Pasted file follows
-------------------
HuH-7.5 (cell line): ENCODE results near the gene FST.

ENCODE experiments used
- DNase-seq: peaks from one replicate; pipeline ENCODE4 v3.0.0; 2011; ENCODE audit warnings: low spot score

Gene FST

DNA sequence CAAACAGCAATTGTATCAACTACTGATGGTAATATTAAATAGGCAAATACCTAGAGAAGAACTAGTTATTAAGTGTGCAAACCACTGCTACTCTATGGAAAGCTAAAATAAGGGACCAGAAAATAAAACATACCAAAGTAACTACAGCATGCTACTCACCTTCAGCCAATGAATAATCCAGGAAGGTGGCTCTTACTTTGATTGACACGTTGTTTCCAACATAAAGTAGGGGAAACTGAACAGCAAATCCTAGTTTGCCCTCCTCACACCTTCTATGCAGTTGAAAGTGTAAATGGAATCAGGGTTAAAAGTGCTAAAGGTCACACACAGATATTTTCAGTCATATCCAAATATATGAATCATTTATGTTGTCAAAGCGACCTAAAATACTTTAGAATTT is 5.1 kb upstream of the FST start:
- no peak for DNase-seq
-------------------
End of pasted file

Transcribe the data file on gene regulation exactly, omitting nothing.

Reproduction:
HuH-7.5 (cell line): ENCODE results near the gene FST.

ENCODE experiments used
- DNase-seq: peaks from one replicate; pipeline ENCODE4 v3.0.0; 2011; ENCODE audit warnings: low spot score

Gene FST

DNA sequence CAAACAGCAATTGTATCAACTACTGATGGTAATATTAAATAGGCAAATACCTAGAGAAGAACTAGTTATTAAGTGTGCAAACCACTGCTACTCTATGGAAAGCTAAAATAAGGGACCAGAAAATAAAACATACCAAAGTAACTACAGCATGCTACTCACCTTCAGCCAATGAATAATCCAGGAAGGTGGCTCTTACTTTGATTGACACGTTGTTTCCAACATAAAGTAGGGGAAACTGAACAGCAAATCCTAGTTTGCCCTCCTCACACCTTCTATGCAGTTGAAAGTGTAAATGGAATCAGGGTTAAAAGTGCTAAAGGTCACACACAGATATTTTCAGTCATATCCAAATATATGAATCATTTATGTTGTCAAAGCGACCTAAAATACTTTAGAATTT is 5.1 kb upstream of the FST start:
- no peak for DNase-seq